Romar "Encouraged" about Husky Football

Lorenzo Romar remembers what it feels like to fail. It was only two years ago that he watched as his Husky basketball team fell to 0-5 in Pac-10 play, while enduring the chanting taunts from Oregon fans. But ultimately, he oversaw a team-wide transformation that led to a 29-6 record and #1 seed in last year's NCAA tournament. That success has perpetuated itself with the news this week that nationally-heralded recruit Spencer Hawes will be attending Washington.

As for Husky football, Romar feels empathy for the players and coaches. Last Saturday night in the Rose Bowl, the Dawgs played tough but succumbed to undefeated UCLA 21-17. The loss was Washington's fourteenth in the past sixteen games, including a dreadful 1-4 start to this season. This week, Dawgman.com asked Romar to draw a parallel between the current Husky football situation and his team's struggles from two years ago.

"Well, the first of the low points was when we had gotten beat at home by Gonzaga," said Romar. "It was a sell-out crowd. And we missed twenty-two consecutive shots in the second half. We played well early, but could not put the ball in the basket. The next game we went to Wyoming, and fell behind 29-4. It was the last game before Christmas break. We all went to our respective homes. That was a low point.

"When we came back after the break, there was a new attitude," he said. "We went down to San Diego State and played our best game to that point, I thought. We opened conference play with two games in the Bay Area. We had leads, but in both cases, we lost the lead and couldn't finish the game. Then we had USC and UCLA at home. Against UCLA it went overtime, but couldn't come up with the victory, and we didn't play well against USC and we were 0-4.

"Then we go on the road to Oregon," he said. "We were down again, and couldn't come back. The entire place was chanting PAC-10 DOORMATS! That was the lowest point, at the end of that game. And we were the doormats. We were about to be 0-5 and in tenth place in the conference. The guys were like, `what do we do?' But that was also the beginning of the high point. What we saw in that locker room after the game was a group that didn't know how the answer would come to turn this around. This group had lost for years. But as we (coaches) talked to them after the game, the eyes of our players said `we will not quit.'"

Two days later when the Huskies traveled to Corvallis to take on the Oregon State Beavers, a miraculous transformation took place at Gill Coliseum.

"Sure enough, we go to OSU, we fall behind by sixteen with five or six minutes to go," said Romar, his voice becoming slightly more animated. "But we keep playing. Nate Robinson hit the big shot (3-pointer at the buzzer) to send it into overtime. But prior to that, Mike Jensen got a key steal. Tre Simmons made a key bucket. Brandon Roy and Nate Robinson played great second halves.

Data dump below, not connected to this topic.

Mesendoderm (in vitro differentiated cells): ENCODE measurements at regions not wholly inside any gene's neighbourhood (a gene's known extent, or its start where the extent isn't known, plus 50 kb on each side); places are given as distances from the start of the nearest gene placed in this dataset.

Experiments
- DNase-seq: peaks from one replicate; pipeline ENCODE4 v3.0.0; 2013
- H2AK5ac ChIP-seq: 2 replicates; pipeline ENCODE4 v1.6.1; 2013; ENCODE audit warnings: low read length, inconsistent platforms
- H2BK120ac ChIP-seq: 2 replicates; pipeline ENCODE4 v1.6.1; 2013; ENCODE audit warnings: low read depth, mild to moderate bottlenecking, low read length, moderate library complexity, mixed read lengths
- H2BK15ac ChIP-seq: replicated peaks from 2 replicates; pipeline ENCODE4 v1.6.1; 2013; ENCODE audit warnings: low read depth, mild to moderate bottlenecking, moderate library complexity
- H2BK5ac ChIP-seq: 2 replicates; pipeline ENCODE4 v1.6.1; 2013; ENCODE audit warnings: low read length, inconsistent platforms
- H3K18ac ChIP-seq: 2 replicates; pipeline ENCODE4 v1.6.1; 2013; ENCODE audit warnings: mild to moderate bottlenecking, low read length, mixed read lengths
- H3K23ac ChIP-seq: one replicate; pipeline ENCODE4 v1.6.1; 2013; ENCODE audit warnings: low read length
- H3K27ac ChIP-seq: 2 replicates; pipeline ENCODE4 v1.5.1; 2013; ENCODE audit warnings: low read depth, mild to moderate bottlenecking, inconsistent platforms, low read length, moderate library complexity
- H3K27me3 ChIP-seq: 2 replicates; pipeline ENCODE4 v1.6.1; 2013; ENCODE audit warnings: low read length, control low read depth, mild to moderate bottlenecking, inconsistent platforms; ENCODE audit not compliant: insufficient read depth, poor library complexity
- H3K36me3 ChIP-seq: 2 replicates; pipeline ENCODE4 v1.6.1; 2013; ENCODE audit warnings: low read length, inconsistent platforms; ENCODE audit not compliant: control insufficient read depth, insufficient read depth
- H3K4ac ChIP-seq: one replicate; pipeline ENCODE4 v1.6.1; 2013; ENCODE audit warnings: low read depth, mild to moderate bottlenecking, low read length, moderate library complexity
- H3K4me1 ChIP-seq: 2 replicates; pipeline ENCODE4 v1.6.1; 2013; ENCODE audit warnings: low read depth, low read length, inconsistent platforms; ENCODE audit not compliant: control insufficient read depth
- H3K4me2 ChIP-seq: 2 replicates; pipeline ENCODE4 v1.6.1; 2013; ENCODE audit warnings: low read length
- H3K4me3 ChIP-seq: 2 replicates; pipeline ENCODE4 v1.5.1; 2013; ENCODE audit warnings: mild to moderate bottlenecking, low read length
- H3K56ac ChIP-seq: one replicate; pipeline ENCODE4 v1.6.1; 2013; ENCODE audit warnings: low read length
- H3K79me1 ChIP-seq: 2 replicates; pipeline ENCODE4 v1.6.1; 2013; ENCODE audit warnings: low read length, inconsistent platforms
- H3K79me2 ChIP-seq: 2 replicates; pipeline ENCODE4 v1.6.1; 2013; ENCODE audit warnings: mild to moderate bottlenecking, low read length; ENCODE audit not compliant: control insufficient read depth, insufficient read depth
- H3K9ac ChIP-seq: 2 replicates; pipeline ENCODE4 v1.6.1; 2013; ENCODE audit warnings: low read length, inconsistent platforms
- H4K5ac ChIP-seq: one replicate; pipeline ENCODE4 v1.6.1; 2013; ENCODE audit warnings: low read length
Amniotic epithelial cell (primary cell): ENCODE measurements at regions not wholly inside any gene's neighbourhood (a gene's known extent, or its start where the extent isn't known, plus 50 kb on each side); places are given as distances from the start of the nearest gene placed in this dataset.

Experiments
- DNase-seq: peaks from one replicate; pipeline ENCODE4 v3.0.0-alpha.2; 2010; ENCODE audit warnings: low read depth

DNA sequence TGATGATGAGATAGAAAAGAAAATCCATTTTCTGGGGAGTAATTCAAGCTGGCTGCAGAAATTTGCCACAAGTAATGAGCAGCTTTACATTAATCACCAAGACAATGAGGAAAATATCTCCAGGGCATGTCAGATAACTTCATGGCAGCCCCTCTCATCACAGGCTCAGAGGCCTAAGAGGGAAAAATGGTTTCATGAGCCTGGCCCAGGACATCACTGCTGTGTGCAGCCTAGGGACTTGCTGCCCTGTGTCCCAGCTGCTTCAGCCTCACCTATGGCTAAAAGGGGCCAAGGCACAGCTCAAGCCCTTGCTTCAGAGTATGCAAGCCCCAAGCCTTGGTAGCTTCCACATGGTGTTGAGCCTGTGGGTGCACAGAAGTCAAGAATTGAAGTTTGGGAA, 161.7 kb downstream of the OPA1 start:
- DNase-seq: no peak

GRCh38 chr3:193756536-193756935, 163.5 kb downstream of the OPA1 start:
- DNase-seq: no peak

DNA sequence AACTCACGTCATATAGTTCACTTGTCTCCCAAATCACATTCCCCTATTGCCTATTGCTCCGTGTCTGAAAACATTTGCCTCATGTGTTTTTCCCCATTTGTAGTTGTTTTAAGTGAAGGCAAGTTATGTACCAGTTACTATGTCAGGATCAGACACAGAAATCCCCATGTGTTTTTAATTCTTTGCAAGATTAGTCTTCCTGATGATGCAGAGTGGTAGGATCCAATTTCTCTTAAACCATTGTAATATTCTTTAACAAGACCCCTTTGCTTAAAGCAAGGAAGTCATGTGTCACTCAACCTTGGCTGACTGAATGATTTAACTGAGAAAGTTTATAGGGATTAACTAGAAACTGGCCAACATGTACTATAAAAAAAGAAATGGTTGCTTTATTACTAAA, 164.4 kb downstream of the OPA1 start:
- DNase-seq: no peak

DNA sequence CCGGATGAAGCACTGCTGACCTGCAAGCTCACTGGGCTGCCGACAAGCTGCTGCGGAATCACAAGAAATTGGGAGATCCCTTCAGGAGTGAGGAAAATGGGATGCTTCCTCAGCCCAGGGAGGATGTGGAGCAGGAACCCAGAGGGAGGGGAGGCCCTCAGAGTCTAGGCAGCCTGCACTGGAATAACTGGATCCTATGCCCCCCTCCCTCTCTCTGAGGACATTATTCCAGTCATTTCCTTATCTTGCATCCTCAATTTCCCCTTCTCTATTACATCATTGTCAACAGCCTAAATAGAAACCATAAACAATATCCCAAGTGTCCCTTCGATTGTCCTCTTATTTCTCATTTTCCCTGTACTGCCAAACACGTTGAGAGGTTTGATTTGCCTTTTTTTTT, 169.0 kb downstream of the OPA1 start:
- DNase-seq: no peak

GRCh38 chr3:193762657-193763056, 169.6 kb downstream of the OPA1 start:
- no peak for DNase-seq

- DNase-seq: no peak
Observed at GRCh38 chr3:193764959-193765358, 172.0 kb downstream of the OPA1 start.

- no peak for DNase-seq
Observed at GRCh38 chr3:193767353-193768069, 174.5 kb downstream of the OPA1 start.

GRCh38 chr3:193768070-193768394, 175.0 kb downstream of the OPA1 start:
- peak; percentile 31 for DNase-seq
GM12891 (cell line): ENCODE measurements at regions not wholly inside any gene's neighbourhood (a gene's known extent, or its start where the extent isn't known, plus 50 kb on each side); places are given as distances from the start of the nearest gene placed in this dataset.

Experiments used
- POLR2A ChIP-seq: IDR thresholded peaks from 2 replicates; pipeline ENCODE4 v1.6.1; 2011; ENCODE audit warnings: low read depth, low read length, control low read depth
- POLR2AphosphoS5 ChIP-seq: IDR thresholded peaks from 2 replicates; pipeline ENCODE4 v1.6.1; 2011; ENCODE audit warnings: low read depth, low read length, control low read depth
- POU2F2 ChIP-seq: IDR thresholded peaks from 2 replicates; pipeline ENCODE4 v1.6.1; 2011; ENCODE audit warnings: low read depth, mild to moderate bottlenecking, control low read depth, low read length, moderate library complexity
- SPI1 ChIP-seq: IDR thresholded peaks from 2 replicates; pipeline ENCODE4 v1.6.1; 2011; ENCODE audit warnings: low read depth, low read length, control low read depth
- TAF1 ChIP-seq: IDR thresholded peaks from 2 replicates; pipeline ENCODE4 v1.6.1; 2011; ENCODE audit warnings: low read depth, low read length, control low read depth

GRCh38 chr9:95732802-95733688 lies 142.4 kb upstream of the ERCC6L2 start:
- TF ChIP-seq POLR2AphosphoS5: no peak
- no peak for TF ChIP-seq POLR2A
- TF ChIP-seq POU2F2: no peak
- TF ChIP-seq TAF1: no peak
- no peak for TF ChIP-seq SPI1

"And when we went into overtime it was as if the scales fell off our eyes," said Romar. "The hypnotist snapped his fingers. All of a sudden, we were playing team basketball. No one cared who got the credit. There was not one individual on that team. It was as if we did not want to go back to poverty. We were going to do whatever it took to continue to do the right thing. Where had known where we wanted to go and be as a program, those things were there. They were finally beginning to materialize. It took awhile, but those things were growing underneath. It's like if you plant the seed in the dirt, that seed isn't a seed anymore. It is growing and is eventually going to sprout and bloom, but it's still under the ground. Once it breaks through the soil, now you can see it, and now it rapidly starts to take off—and that's exactly what we did."

Former Husky football coach Don James and basketball coach Marv Harshman have described in interviews the mutual support that existed between them and their respective teams. Romar was asked if he and Willingham share a similar bond.

"I attend every home game, and I've always loved Husky football," said Romar. "And Willingham supports us whole-heartedly. From time to time he will see our players on campus and he will speak to them and encourage them. He comes to our games. And when we have recruits come in before games, he will see them and he will walk up and speak to them, without us asking him to do so. I have appreciated that.

"I respect that he is a man with vision," said Romar. "He does not get distracted from his vision. When I say vision, I don't mean fantasy. What I mean is that he's headed to some place where he has been before, and he knows how to get there.

"And what I like most about him personally is that no matter what is going on he somehow always has time for you. When he's with you, you don't get the impression that he's rushing off to do something else—even though he's got five thousand things to do. When he's with you, he's with YOU."

Romar concluded that he believes we are witnessing a renaissance in Husky football.

"I was encouraged during last spring (practice)," he said. "When I went to one of their workouts and I saw things moving at a rapid pace. There was uniformity. Then I went to practice (in August), and I could see that this group had become more together. There was more team spirit, with guys pulling for each other. Despite the losses (this season), they are organized, they tackle better and they play with a purpose.

"Those seeds have been planted below the soil," he said. "Now it's just a matter of time before victories materialize."

Derek Johnson can be reached at midnightjazz@msn.com


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